'Debt of gratitude': Kaine thanks Biscuit Run sellers, not taxpayers
In an event attended by dozens of movers and shakers including Dave Matthews Band violinist Boyd Tinsley, Governor Tim Kaine visited Monticello Friday, January 8, to announce his administration's success in securing more than 425,000 acres of Virginia land for conservation, particularly lavishing praise upon the previous owners of 1,200-acre Charlottesville-area residential development-turning-state park Biscuit Run.
Kaine thanked numerous agencies for helping the state purchase the property in southern Albemarle County for what he called the "bargain scenario" of $9.8 million on December 31. Still unclear, however, is the appraised value of the land, for which Biscuit Run owners will be entitled to a 40 percent tax credit, an additional–- but unrevealed–- cost to taxpayers.
"We owe a debt of gratitude," Kaine said of the Biscuit Run deal, "and it starts with the landowners."
Biscuit Run was purchased in 2005 by Forest Lodge LLC, a consortium headed by developer Hunter Craig and including members of the Dave Matthews Band, for a reported $46.2 million. It was planned as the site of some 3,100 homes, but with the economy tanking–- and an estimated carrying cost of more than $300,000 per month–- Forest Lodge seemed to be running out of money back in November when Bluefield-based First Community Bank told shareholders a $34 million loan was in "early stage delinquency." Less than two months later, with the state's purchase of the property, it wasn't clear how–- or if–-the bank would be repaid, nor was it clear what the property is now actually worth.
Developer Richard Spurzem says he believes the actual current value of Biscuit Run is closer to $20 million– less than half the speculators' purchase price–- and he points out that while $9.8 million is indeed a bargain price, it's not the only money citizens will end up paying out. There could be $14 million in tax credits, if the property is appraised at its most recent sales price of $46 million. And there are still the millions of dollars of improvements needed to convert a farm into a state park, including roads and other infrastructure.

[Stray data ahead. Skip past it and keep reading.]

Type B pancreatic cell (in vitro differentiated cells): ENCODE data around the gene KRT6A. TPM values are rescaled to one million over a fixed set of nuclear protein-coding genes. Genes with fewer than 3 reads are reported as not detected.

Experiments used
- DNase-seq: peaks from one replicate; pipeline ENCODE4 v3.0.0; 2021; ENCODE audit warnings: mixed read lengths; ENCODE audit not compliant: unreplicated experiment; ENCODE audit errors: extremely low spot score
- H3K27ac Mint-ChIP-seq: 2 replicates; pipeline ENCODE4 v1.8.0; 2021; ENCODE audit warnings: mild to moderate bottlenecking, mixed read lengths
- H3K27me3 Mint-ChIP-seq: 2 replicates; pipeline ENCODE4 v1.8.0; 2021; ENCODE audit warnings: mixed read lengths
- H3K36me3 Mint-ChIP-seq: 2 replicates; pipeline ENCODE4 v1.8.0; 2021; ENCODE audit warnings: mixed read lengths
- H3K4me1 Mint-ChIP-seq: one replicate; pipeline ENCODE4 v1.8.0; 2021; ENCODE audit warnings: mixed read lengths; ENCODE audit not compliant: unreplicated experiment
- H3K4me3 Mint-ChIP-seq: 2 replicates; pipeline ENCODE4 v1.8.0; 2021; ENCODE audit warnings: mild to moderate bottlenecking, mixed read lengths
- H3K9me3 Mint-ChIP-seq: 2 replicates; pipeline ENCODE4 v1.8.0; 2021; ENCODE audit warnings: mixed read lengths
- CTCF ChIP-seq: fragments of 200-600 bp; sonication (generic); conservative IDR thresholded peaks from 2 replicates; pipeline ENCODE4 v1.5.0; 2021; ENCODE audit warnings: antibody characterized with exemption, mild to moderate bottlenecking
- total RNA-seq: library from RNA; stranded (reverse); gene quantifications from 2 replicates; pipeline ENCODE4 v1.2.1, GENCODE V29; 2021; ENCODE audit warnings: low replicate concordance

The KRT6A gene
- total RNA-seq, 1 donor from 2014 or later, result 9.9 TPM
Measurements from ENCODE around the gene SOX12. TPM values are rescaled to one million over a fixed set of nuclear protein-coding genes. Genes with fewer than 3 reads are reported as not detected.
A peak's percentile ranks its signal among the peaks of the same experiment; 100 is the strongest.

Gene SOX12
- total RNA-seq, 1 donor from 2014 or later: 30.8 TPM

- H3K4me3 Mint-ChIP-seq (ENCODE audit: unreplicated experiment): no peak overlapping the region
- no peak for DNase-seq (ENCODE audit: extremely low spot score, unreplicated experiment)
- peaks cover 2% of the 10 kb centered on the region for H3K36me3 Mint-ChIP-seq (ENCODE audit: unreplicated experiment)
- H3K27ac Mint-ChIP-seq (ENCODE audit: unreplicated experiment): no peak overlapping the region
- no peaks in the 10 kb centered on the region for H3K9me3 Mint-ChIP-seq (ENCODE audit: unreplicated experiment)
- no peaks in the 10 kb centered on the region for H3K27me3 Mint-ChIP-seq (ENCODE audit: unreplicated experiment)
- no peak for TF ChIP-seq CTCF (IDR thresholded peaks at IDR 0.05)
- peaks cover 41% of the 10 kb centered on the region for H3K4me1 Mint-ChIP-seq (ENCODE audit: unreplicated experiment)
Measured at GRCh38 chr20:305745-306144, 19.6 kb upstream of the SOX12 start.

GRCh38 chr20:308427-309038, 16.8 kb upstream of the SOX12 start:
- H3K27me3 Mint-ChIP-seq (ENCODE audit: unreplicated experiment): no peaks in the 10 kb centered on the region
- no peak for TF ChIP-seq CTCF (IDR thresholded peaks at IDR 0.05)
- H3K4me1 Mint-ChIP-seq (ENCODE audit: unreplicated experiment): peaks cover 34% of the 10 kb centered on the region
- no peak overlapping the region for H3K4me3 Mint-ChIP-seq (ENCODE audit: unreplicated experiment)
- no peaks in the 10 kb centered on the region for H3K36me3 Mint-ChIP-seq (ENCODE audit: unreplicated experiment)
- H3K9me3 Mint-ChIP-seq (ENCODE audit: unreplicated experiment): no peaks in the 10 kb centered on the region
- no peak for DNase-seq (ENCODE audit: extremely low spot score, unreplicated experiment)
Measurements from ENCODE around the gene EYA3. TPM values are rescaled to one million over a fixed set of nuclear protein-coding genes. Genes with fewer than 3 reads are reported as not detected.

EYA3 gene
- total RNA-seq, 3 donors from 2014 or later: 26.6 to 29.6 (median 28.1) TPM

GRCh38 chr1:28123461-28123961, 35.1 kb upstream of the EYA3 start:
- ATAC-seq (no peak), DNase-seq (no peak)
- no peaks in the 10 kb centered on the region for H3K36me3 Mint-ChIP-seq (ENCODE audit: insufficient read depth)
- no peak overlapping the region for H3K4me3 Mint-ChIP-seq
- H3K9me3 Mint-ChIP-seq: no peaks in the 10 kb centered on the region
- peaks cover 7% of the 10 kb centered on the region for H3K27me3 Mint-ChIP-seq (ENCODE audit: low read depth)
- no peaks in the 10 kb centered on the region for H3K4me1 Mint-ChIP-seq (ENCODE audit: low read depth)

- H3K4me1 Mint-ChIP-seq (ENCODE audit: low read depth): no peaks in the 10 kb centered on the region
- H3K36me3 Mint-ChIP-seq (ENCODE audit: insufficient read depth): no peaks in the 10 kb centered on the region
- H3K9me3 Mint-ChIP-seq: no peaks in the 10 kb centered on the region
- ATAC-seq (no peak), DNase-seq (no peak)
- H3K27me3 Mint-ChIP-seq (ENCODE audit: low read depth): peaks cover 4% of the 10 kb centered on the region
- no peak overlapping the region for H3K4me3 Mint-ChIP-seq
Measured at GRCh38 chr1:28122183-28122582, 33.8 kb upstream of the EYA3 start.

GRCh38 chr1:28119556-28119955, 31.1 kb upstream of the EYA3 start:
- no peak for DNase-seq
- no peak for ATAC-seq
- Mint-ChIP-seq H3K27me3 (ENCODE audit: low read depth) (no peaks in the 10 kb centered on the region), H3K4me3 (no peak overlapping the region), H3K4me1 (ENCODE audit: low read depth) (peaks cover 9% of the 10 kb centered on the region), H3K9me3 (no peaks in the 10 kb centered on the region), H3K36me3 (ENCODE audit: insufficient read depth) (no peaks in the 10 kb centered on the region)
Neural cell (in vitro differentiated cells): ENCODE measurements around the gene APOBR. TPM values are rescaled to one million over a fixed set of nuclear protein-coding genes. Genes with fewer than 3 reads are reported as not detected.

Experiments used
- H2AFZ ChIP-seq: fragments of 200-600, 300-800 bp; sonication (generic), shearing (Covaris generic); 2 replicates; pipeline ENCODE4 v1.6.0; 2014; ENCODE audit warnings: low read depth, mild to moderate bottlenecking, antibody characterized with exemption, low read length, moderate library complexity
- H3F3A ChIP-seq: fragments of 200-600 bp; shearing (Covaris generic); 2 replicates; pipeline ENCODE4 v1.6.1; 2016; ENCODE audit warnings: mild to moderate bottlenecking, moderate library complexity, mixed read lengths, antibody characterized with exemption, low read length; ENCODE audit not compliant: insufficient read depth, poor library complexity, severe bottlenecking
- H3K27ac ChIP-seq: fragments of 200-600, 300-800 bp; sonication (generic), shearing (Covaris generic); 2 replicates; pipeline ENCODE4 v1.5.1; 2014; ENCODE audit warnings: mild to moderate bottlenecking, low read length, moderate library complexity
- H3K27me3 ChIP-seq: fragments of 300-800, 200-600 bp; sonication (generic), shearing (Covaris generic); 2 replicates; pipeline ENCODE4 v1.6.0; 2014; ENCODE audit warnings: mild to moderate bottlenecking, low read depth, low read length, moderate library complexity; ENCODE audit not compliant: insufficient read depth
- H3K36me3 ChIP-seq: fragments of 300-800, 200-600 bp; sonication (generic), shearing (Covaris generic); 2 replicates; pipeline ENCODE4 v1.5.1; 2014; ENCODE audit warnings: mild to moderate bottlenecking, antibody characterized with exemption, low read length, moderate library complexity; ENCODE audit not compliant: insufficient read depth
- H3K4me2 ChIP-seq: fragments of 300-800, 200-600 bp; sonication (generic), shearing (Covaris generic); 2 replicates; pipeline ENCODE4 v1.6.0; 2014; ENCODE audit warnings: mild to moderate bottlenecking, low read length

Spurzem says he believes Biscuit Run as a development was doomed at least in part by developers' decision to rezone the property to allow higher density. That, he says, allowed the county to extract proffers–- including schools and roads–- "to the point that it made the property not viable." He says a similar situation has unfolded on a smaller scale with a 244-acre farm in Gordonsville he sold to a Fredericksburg developer in 2007 for $5.6 million.
"I think it's worth about half that now," he explains, adding that, like Albemarle, Orange County also extracted millions of dollars in proffers that make it impossible for the new owners–- the Silver Companies–- to move forward.
Jud Honaker, president of Silver Companies' commercial division, says that while the Gordonsville property is a residential development that he does not oversee, a tax credit "nightmare" began when Silver put 430 acres along the Rappahannock River into conservation. Three years later, says Honaker, the state suddenly revoked the tax credits claiming the appraisal wasn't valid, leaving Silver Companies to deal with hundreds of individuals who'd purchased the credits and who now owed back taxes.
"It's cost us two million dollars and taken three years," says Honaker."You're trying to do the right thing, and that's the way you get treated? We'll never put land in conservation again."
Former Biscuit Run owner Hunter Craig has not returned a reporter's calls and did not answer press questions at today's event. Spurzem, however, says the decision to put Biscuit Run into conservation likely came after owners considered all options. While he doesn't believe any of Biscuit Run's investors "came out whole," he says the deal with the state likely staunched a hemorrhage of investors' money and helped them recoup some if not all of their investment.
Asked the appraised value of Biscuit Run, which would determine the value of the tax credits, Kaine demurred, mentioning the 2005 purchase price and insisting that for tax credit purposes, there is currently no appraised value for Biscuit Run. "There are no guarantees" for the former owners, the governor said, noting that the tax credit question will be worked out privately in coming months.
Earlier, Kaine spoke proudly of his and his staff's efforts to beat a goal set in 2005 of 400,000 additional acres in conservation by the end of his term. A map highlighted more than 20 such conservation acquisitions including several state parks and additional state forests.
Tinsley, whose presence at the event was the first confirmation that any Dave Matthews Band members held a stake in Biscuit Run, praised Kaine for his focus on conservation during his term as governor, which ends this month.
"Tim," said Tinsley, who referred repeatedly to his personal friendship with the Governor, "has always been concerned and passionate about quality of life for Virginians in general." Claiming he'd only known for three weeks about the possibility of Biscuit Run becoming a state park, Tinsley says he was "delighted" when he heard of the plan.
"It was a very pleasant surprise," he said. "Any loss we've taken pales in comparison to the contribution we've made to the community.
While Kaine was lavish with his praise of landholders' generosity, he was less specific in his praise of taxpayers, who are subsidizing the new park and who–- because of privacy laws–- will never be entitled to see the appraisals and consequently the benefits of the Biscuit Run transaction to the land speculators.
"The preservation of open space," Kaine said, "is for the public good."
–Correction: Orange County, not Fluvanna, extracted proffers for the development Richard Spurzem sold in 2007.